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Commercial Space Station Resupply Continues its Progress

Satellite Technology

Satellite Technology Feature Article

February 19, 2013

Commercial Space Station Resupply Continues its Progress

By Doug Mohney, Contributing Editor

NASA has started setting up media credentials for the next commercial supply mission to the International Space Station ISS while its second source vendor fine-tunes its rocket in preparation for a spring launch test.

The target date for Commercial Resupply Services (CRS) 2 is March 1, 2013 at 10:30 a.m. EST from Space Launch Complex 40 at Cape Canaveral Air Force Station in Florida. A SpaceX (News - Alert) Falcon 9 rocket will carry the company's Dragon spacecraft into orbit to commence a rendezvous and berthing approximately three days later.  

CRS-2 will be the second official U.S. and commercial cargo run to ISS and will mark the fourth flight of the SpaceX Dragon cargo spacecraft and the fifth flight of the two stage Falcon 9 launch vehicle. The Dragon will carry about 1,200 of supplies and experiments to be conducted onboard the space station.

Dragon is scheduled to return to Earth on March 25 with parachutes and a splashdown in the Pacific Ocean off the coast of California. The capsule will be returning more than 2,300 of "downmass" experiment samples and station equipment.

The CRS-2 flight will be carefully monitored by NASA and SpaceX for any anomalies similar to the one on the previous flight, where one of the Falcon 9's nine first stage engines was shut down during the flight. SpaceX has reportedly identified a "most probably cause" of the engine shutdown, according to New Space Journal, but NASA or SpaceX have yet to provide details.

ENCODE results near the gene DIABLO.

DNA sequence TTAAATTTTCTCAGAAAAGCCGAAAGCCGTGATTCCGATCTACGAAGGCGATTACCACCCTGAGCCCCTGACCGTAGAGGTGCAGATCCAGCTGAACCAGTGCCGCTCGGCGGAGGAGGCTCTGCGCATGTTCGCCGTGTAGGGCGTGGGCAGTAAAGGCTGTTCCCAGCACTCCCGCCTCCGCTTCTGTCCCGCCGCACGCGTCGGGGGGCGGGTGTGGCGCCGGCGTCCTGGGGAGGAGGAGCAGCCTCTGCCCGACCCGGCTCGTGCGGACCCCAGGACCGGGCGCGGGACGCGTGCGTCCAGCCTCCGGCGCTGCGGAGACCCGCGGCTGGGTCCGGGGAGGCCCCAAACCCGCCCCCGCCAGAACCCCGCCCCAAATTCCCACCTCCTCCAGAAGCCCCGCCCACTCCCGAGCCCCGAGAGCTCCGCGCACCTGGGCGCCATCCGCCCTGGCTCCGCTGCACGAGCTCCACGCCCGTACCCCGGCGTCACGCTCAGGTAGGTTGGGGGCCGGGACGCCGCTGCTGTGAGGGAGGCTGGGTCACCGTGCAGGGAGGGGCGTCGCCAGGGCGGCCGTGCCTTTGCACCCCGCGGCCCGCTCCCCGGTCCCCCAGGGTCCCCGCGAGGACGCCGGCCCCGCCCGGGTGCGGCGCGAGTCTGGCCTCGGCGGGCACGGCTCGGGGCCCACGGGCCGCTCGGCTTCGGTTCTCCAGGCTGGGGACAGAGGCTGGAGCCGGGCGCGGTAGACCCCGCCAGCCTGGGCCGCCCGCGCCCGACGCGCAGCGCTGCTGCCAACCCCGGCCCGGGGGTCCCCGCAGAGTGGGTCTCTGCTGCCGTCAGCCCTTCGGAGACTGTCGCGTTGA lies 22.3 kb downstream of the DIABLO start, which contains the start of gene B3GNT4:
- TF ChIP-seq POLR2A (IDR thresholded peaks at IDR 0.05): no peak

Speaking of CRS and engine difficulties, Orbital Sciences (News - Alert) Corporation (OSC) is gearing up for a second "hot fire" test for its Antares rocket at the end of this month. The first planned test, being conducted at the MARS spaceport at Wallops Island, VA, was shut down by the rocket's flight computer 1.5 seconds before lighting up the Antares' two liquid oxygen/kerosene first stage engines. Low pressurization levels of a "nitrogen purge" in the aft engine compartment trigged the computer abort.

A successful hot fire test is the last step before Orbital can set a date for a first full up test launch of Antares, designed to lift medium-weight payloads of up to 6120 kilograms into orbit.   Orbital will use Antares to place its Cygnus cargo spacecraft into orbit, first for a demonstration rendezvous and berthing mission and then for eight missions to deliver 20,000 kilograms of cargo to ISS. A demo flight to ISS will likely take place later this year -- barring any more problems.

Edited by Brooke Neuman

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